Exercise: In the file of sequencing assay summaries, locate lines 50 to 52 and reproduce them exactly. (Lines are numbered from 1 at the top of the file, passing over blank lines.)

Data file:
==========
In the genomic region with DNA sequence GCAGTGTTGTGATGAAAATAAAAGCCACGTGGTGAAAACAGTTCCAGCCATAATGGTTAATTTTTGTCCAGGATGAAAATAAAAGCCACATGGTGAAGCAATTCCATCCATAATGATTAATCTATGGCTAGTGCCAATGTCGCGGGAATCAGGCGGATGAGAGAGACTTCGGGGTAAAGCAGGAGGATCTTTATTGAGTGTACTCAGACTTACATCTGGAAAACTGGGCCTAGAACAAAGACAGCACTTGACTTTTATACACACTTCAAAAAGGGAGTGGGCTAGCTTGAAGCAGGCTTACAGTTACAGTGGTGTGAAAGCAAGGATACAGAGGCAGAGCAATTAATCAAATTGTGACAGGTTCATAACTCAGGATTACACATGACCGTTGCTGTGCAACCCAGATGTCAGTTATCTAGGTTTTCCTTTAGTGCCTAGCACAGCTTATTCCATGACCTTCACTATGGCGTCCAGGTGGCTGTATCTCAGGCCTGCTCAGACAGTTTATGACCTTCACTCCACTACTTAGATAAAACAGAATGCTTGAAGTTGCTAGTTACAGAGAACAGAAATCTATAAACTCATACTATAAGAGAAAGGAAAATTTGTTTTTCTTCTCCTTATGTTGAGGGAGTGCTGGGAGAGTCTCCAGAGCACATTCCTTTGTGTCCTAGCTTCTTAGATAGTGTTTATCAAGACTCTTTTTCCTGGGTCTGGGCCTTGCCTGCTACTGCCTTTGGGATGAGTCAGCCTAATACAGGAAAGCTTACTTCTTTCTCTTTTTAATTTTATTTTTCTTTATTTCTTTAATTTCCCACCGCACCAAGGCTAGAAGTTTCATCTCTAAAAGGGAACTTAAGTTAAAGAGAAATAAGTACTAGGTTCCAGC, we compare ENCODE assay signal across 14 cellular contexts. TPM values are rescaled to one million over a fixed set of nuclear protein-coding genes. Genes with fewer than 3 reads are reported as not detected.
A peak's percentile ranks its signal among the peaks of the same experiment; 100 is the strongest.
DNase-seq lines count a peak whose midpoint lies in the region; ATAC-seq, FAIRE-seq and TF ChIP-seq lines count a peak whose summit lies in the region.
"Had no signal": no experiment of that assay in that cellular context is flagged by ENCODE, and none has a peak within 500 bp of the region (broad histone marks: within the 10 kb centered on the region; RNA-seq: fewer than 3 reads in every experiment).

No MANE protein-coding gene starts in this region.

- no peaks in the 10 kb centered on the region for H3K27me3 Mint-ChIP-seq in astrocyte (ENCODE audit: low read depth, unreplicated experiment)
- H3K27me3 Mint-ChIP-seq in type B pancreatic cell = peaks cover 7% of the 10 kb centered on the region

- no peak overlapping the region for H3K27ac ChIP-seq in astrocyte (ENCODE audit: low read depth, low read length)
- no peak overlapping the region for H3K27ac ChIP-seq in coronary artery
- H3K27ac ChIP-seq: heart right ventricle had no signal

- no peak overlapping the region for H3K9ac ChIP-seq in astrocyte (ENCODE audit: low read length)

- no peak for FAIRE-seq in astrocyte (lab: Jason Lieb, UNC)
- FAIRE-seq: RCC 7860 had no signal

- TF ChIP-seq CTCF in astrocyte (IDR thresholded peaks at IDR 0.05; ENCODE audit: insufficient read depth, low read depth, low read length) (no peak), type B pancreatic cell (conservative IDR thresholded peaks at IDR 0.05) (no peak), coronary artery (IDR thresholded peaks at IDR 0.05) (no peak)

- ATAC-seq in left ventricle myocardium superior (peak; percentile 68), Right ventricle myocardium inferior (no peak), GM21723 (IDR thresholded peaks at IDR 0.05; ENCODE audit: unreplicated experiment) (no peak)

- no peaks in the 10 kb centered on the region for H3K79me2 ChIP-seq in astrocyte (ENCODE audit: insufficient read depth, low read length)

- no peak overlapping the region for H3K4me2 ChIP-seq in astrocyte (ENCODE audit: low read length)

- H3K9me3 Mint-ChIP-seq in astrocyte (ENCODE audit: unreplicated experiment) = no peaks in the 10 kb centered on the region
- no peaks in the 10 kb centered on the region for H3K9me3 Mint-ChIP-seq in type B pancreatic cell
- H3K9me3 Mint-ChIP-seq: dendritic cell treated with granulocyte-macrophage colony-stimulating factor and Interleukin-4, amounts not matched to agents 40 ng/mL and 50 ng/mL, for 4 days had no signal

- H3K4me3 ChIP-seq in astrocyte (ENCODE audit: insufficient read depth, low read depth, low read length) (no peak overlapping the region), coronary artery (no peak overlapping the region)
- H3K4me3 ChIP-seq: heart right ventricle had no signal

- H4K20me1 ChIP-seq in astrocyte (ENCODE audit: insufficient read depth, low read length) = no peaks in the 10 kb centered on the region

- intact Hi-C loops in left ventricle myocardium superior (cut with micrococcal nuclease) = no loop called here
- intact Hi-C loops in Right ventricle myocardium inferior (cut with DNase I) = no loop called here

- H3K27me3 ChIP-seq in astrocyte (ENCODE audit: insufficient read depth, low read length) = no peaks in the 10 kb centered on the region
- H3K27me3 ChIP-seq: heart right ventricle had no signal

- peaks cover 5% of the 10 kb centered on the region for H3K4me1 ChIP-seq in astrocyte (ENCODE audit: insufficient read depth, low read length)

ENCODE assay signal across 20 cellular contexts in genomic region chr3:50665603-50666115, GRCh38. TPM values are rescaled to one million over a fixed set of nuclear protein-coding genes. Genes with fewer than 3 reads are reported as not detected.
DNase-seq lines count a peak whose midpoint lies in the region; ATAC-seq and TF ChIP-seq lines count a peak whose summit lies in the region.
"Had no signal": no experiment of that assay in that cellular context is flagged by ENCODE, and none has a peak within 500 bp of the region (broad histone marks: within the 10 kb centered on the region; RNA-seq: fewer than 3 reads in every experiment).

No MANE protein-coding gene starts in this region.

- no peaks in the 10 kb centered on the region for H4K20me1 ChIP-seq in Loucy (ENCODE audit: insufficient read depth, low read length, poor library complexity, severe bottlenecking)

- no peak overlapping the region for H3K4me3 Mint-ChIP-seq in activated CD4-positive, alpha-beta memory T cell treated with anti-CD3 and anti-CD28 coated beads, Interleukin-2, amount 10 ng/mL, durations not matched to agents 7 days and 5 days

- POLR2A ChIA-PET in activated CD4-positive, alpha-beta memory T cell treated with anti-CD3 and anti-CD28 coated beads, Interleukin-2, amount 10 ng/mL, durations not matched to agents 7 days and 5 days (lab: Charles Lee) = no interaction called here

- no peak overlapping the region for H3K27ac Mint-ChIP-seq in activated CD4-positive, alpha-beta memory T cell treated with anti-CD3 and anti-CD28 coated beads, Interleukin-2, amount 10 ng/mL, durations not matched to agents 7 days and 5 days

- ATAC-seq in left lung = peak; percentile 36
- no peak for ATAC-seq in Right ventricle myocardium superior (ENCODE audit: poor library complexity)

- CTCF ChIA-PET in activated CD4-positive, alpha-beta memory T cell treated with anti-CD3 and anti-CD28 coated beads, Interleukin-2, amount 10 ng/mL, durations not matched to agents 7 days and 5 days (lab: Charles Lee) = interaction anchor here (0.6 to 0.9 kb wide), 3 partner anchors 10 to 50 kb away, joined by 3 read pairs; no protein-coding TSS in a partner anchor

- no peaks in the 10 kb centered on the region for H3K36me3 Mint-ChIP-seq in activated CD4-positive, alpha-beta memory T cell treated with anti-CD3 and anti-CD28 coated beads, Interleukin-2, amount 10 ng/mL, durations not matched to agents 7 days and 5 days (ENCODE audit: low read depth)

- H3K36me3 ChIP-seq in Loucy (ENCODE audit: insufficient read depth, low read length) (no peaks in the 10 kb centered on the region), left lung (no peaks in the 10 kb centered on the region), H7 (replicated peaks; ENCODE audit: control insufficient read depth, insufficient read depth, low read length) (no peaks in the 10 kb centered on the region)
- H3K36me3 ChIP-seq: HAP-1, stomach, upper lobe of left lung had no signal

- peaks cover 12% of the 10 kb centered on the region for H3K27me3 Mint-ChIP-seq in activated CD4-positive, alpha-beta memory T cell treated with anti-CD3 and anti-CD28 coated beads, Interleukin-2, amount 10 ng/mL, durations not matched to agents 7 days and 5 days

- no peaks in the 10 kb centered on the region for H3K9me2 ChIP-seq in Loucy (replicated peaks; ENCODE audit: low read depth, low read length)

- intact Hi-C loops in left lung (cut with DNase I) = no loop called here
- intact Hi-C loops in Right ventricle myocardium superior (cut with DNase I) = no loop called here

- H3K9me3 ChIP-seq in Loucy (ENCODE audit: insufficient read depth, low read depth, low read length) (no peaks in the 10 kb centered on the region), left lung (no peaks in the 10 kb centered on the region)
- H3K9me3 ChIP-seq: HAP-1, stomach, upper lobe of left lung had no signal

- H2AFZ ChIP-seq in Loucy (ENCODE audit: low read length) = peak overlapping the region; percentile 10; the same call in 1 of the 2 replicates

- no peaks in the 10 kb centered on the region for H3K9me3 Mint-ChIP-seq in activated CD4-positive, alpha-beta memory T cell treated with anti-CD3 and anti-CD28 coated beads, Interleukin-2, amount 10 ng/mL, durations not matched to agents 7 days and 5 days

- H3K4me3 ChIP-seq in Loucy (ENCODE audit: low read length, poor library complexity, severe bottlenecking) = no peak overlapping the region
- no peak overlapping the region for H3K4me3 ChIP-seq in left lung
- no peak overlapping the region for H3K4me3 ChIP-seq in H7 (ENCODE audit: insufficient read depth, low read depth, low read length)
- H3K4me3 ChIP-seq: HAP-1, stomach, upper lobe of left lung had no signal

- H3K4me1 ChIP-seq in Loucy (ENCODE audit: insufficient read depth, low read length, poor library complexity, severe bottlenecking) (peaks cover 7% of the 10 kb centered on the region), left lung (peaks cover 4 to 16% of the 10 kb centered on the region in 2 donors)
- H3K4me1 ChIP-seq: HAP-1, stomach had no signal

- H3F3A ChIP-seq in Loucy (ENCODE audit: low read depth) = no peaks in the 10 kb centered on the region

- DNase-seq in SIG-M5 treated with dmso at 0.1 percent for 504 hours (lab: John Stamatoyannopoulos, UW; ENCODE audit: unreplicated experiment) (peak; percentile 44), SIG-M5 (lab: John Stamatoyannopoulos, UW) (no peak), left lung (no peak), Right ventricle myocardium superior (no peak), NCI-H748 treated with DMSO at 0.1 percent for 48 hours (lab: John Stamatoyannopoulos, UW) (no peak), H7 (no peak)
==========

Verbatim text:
- no peaks in the 10 kb centered on the region for H3K9me3 Mint-ChIP-seq in activated CD4-positive, alpha-beta memory T cell treated with anti-CD3 and anti-CD28 coated beads, Interleukin-2, amount 10 ng/mL, durations not matched to agents 7 days and 5 days

- H3K4me3 ChIP-seq in Loucy (ENCODE audit: low read length, poor library complexity, severe bottlenecking) = no peak overlapping the region
- no peak overlapping the region for H3K4me3 ChIP-seq in left lung